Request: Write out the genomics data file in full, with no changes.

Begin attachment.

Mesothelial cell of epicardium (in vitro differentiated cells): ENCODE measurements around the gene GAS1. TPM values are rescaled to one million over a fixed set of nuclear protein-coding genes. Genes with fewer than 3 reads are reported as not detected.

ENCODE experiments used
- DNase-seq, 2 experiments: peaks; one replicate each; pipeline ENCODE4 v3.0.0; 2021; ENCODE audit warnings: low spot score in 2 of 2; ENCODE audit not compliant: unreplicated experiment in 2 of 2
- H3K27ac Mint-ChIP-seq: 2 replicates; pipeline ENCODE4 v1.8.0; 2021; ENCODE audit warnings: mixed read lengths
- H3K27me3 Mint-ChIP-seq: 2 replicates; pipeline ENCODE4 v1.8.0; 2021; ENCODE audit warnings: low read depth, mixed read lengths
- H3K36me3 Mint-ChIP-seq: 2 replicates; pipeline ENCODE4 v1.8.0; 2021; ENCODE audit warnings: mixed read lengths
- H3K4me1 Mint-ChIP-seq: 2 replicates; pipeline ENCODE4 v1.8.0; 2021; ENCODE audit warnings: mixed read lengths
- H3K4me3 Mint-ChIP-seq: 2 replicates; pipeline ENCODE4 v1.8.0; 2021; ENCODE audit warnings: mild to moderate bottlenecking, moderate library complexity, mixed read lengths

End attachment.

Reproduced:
Mesothelial cell of epicardium (in vitro differentiated cells): ENCODE measurements around the gene GAS1. TPM values are rescaled to one million over a fixed set of nuclear protein-coding genes. Genes with fewer than 3 reads are reported as not detected.

ENCODE experiments used
- DNase-seq, 2 experiments: peaks; one replicate each; pipeline ENCODE4 v3.0.0; 2021; ENCODE audit warnings: low spot score in 2 of 2; ENCODE audit not compliant: unreplicated experiment in 2 of 2
- H3K27ac Mint-ChIP-seq: 2 replicates; pipeline ENCODE4 v1.8.0; 2021; ENCODE audit warnings: mixed read lengths
- H3K27me3 Mint-ChIP-seq: 2 replicates; pipeline ENCODE4 v1.8.0; 2021; ENCODE audit warnings: low read depth, mixed read lengths
- H3K36me3 Mint-ChIP-seq: 2 replicates; pipeline ENCODE4 v1.8.0; 2021; ENCODE audit warnings: mixed read lengths
- H3K4me1 Mint-ChIP-seq: 2 replicates; pipeline ENCODE4 v1.8.0; 2021; ENCODE audit warnings: mixed read lengths
- H3K4me3 Mint-ChIP-seq: 2 replicates; pipeline ENCODE4 v1.8.0; 2021; ENCODE audit warnings: mild to moderate bottlenecking, moderate library complexity, mixed read lengths